And Then My Grandmother Had A Massive Stroke

On Sunday night, I found a stack of old photos in my grand dad’s study and was looking through it in my grand mum’s room. My grand mother, her sister and myself were staying in that room for that night.

I asked her sister(my grand aunty) if my great grand mother approved of my grand father after looking at a particular picture in which my grand dad was quite cool looking next to a very docile grandmother of mine. Grand ma shook her head. We smiled abit and my grand mother just looked at me with her usual sad expression.

She told my grand aunty, “I want to sell off everything in this house, buy a nice big suitcase and travel the world,”.

My grand aunty had abit of a cough and she turned around and screamed, “Maggie!! Maggie!!”(Maggie being my grandmother’s name).

My grandmother was panting and blowing into her pillow, her right arm trashing. She was on her side and her eyes were closed shut and her tongue twisted out in a grosteque manner.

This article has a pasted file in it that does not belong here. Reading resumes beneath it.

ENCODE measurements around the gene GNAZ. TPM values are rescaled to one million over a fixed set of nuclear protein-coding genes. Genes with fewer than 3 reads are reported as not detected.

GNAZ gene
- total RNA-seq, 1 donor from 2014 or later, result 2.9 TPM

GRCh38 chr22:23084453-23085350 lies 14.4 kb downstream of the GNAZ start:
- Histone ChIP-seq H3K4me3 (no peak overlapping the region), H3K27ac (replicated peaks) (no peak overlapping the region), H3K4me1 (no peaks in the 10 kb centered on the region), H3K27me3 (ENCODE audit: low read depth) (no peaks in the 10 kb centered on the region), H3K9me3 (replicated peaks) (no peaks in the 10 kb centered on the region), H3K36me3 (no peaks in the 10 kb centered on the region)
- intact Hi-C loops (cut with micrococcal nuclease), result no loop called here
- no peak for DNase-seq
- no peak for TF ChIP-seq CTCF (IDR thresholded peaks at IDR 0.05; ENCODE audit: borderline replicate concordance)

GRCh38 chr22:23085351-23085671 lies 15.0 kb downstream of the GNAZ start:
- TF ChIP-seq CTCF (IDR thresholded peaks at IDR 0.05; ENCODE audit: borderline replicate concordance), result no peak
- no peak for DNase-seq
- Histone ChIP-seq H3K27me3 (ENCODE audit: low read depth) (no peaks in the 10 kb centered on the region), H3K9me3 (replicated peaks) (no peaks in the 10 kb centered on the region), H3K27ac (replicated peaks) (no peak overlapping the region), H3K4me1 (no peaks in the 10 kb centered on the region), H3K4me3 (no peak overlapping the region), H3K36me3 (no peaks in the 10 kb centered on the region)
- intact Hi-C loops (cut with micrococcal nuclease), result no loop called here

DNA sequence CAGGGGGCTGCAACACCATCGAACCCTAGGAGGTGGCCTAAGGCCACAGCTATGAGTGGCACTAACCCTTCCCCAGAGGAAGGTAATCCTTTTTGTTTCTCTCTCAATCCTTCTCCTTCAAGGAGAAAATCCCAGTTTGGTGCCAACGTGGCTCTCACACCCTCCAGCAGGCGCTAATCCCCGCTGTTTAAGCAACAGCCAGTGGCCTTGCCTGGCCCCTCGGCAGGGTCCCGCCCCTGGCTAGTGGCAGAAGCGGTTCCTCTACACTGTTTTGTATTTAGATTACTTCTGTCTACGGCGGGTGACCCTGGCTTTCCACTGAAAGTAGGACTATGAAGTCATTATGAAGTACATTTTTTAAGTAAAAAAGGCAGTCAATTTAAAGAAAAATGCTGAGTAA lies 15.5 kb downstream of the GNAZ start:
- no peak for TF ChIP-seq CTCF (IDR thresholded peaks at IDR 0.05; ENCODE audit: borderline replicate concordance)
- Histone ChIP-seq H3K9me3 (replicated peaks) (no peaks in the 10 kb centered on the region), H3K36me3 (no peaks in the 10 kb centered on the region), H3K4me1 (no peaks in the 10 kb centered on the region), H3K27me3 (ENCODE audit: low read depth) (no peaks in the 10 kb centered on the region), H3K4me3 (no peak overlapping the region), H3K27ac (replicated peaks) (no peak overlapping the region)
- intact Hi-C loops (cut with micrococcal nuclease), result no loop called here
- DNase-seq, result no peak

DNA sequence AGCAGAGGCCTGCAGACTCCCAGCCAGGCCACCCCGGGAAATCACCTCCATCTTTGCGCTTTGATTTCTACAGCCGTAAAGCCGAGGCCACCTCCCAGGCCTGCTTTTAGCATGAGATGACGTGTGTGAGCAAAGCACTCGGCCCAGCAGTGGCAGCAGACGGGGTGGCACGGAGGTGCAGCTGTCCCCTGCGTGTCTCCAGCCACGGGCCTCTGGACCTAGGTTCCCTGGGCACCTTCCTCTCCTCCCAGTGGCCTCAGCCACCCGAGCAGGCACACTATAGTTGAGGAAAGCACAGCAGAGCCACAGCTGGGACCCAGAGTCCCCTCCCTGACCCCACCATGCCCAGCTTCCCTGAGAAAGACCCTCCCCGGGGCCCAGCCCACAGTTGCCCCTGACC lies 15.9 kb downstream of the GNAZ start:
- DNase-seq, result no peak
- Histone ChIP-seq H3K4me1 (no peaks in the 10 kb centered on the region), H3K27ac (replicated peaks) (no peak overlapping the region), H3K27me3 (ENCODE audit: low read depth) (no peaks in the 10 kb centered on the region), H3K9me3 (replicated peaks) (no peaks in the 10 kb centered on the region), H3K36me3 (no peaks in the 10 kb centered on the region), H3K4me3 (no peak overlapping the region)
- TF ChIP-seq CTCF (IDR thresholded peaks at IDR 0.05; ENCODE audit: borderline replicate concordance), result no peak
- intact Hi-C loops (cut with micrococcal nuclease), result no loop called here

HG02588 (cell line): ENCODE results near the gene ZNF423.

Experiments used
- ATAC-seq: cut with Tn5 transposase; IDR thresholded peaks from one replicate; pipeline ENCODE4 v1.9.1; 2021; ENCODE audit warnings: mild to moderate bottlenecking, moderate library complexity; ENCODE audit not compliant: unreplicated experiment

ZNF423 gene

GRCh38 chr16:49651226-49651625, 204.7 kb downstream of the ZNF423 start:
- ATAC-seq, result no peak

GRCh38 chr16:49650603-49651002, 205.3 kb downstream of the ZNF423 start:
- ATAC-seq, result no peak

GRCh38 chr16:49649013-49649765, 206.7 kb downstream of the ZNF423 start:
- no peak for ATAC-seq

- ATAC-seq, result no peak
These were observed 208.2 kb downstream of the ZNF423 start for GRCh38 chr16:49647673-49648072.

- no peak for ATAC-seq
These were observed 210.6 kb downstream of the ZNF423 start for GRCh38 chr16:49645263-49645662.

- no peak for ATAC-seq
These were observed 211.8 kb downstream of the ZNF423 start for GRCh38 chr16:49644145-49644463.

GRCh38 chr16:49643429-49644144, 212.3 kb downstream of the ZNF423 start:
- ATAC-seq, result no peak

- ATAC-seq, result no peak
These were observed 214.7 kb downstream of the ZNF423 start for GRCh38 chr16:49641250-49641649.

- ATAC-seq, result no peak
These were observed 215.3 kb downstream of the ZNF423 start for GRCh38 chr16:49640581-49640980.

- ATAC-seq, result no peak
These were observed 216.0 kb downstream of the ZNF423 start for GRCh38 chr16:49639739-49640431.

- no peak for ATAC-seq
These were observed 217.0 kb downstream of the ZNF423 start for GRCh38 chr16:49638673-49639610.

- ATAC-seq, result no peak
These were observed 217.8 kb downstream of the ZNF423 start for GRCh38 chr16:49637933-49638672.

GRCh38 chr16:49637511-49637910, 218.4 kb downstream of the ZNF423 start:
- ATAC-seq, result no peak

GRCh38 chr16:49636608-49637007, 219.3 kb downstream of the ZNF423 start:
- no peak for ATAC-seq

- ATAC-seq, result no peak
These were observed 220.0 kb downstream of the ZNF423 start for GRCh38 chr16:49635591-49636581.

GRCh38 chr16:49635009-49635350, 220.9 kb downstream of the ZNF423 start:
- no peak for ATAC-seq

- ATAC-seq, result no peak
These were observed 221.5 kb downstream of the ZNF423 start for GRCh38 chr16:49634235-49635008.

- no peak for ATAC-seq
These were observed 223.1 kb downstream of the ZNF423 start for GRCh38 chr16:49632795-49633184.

My grand aunty Peggy who was an ex-nurse, grabbed a hold of her and slapped her on the face repeatedly shouting, “Mag, Mag, wake up, Mag..!” I screamed, “DADDDYYY..MAMA HAS FITS!!!!!!!!!!!!!!!!!!!!”

It was a horrible horrible sight.

My Grand Aunty Peg took out the bottom dentures and I remember she wears an upper one as well so I stuck my hand in to pry that one out. I held on to both her legs because they were trashing. Her right arm was continuously slapping against her thighs and then it slapped against the wall. It then twitched against her head and she broke out in a cold sweat. She couldn’t even control her bladder.

Dad asked in a calm voice, “So what should I do..?”


The damn ambulance came like 30 minutes later and she was ferried off to SJMC.

I was crying my eyes out because she looked really bad and I didn’t want to lose another grandparent too soon. My Aunty Adelin and Uncle Eric came all the way from USJ6 to keep us company and we all slept downstairs, unable to sleep. Waking up to cry somemore.

The rest of the family returned from the hospital and said that my grand mother had a stroke and was in the ICU. So my grandmother slipped into a comma.

She has not been eating her pills for three days because she ran out of it and how do you know?  Her sugar levels and her high blood pressure decided to shoot sky high. Then there was a blood clot in her brain.